In the case of defamation lawsuits, Section 137.1 of the Courts of Justice Act provides another remedy. If a Plaintiff is using the Courts as a weapon to silence discourse on an important public issue, this can be stopped by filing an anti-SLAPP Motion.

SLAPP Means Strategic Lawsuit Against Public Participation

This isn’t unique to Ontario. There are other Provinces and U.S. States which have very similar laws on the books, and the principles are much the same.

Prevention of Proceedings that Limit Freedom of Expression on Matters of Public Interest (Gag Proceedings)
Dismissal of proceeding that limits debate
137.1 (1) The purposes of this section and sections 137.2 to 137.5 are,
(a) to encourage individuals to express themselves on matters of public interest;
(b) to promote broad participation in debates on matters of public interest;
(c) to discourage the use of litigation as a means of unduly limiting expression on matters of public interest; and
(d) to reduce the risk that participation by the public in debates on matters of public interest will be hampered by fear of legal action.

Once a SLAPP Motion is brought forward, it freezes everything else. Nothing can happen until this is resolved, which includes possible appeals to the higher Court(s).

It’s important to note that anti-SLAPP applies to speech that’s of a public interest matter. It doesn’t apply to disputes over private issues. Once the Defendant(s) satisfy the Court that the speech is of a public matter, the burden then shifts to the Plaintiff(s). To prevent dismissal, Judge or Justice must be convinced there are grounds to believe that:

  1. the proceeding has substantial merit, and
  2. the moving party has no valid defence in the proceeding; and
  3. the harm likely to be or have been suffered by the responding party as a result of the moving party’s expression is sufficiently serious that the public interest in permitting the proceeding to continue outweighs the public interest in protecting that expression.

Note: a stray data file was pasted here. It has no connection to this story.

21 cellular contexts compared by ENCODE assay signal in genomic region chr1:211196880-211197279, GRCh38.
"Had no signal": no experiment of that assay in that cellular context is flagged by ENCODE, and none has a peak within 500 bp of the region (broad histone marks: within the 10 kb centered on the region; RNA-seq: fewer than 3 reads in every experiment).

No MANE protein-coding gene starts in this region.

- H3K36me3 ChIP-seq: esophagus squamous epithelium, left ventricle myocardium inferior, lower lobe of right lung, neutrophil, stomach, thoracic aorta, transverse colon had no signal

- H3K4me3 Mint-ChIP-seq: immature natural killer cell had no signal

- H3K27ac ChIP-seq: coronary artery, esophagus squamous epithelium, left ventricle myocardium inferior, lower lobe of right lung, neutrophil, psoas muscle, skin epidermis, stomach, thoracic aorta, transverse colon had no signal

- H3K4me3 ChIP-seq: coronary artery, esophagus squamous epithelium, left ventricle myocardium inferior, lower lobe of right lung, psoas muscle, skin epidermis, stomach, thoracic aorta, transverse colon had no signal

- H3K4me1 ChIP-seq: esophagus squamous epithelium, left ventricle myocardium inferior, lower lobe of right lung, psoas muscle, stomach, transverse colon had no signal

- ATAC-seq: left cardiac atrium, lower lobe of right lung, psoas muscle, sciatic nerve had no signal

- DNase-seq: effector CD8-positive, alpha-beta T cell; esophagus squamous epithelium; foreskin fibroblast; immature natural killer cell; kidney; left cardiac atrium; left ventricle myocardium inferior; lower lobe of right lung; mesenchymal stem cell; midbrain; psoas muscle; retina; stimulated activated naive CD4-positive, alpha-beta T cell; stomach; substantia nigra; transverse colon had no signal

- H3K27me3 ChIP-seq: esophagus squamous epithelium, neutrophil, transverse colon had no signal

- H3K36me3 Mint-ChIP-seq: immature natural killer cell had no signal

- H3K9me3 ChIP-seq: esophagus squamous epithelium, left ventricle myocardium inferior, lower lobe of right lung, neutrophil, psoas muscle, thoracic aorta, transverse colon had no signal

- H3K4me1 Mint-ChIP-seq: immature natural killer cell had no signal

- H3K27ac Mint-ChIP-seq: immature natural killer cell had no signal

If the Plaintiff cannot meet all 3 parts of this test, then the case qualifies as a SLAPP. Here, the Court found that they didn’t meet even a single prong of the test. As such, the Court had no choice but to dismiss the case. And as the Justice stated, the laws were designed for cases like this.

The Ontario Libel & Slander Act has built in provisions which allow for the protection of certain categories of speech. These include fair comment and qualified privilege, which were heavily referenced in the Decision.

22 In an action for libel or slander for words containing two or more distinct charges against the plaintiff, a defence of justification shall not fail by reason only that the truth of every charge is not proved if the words not proved to be true do not materially injure the plaintiff’s reputation having regard to the truth of the remaining charges

Fair comment
23 In an action for libel or slander for words consisting partly of allegations of fact and partly of expression of opinion, a defence of fair comment shall not fail by reason only that the truth of every allegation of fact is not proved if the expression of opinion is fair comment having regard to such of the facts alleged or referred to in the words complained of as are proved.

Fair comment
24 Where the defendant published defamatory matter that is an opinion expressed by another person, a defence of fair comment by the defendant shall not fail for the reason only that the defendant or the person who expressed the opinion, or both, did not hold the opinion, if a person could honestly hold the opinion.

Communications on Public Interest Matters
Application of qualified privilege
25 Any qualified privilege that applies in respect of an oral or written communication on a matter of public interest between two or more persons who have a direct interest in the matter applies regardless of whether the communication is witnessed or reported on by media representatives or other persons.

It’s important to know that there are safeguards written into the Act. These are just some of them. A free society can’t function properly if speech is weaponized like this.

Could This Dismissal Be Appealed?

In theory, yes. Rule 61.04 allows 30 days to file a Notice of Appeal. However, given how badly the case went, Gill and Lamba would have to be pretty dense to even try. It’s a high burden.

Housen v. Nikolaisen, 2002, sets out the standard for review of a decision. Broadly speaking, Appeals are heard because of an alleged error of fact or law.
(i) The standard of review for findings of fact is such that they cannot be reversed unless the trial judge has made a “palpable and overriding error”. A palpable error is one that is plainly seen.